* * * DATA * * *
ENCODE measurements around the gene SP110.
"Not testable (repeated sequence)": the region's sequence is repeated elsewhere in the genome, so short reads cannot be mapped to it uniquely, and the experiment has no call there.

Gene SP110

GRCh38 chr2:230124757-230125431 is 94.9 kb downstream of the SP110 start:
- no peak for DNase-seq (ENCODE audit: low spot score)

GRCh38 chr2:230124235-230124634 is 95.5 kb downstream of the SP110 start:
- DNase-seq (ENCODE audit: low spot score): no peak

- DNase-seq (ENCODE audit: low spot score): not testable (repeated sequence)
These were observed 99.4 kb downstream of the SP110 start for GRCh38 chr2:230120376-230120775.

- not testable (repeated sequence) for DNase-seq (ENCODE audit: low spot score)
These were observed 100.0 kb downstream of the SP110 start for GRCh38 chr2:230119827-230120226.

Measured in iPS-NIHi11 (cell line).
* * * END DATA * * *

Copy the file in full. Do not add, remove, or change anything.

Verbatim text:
ENCODE measurements around the gene SP110.
"Not testable (repeated sequence)": the region's sequence is repeated elsewhere in the genome, so short reads cannot be mapped to it uniquely, and the experiment has no call there.

Gene SP110

GRCh38 chr2:230124757-230125431 is 94.9 kb downstream of the SP110 start:
- no peak for DNase-seq (ENCODE audit: low spot score)

GRCh38 chr2:230124235-230124634 is 95.5 kb downstream of the SP110 start:
- DNase-seq (ENCODE audit: low spot score): no peak

- DNase-seq (ENCODE audit: low spot score): not testable (repeated sequence)
These were observed 99.4 kb downstream of the SP110 start for GRCh38 chr2:230120376-230120775.

- not testable (repeated sequence) for DNase-seq (ENCODE audit: low spot score)
These were observed 100.0 kb downstream of the SP110 start for GRCh38 chr2:230119827-230120226.

Measured in iPS-NIHi11 (cell line).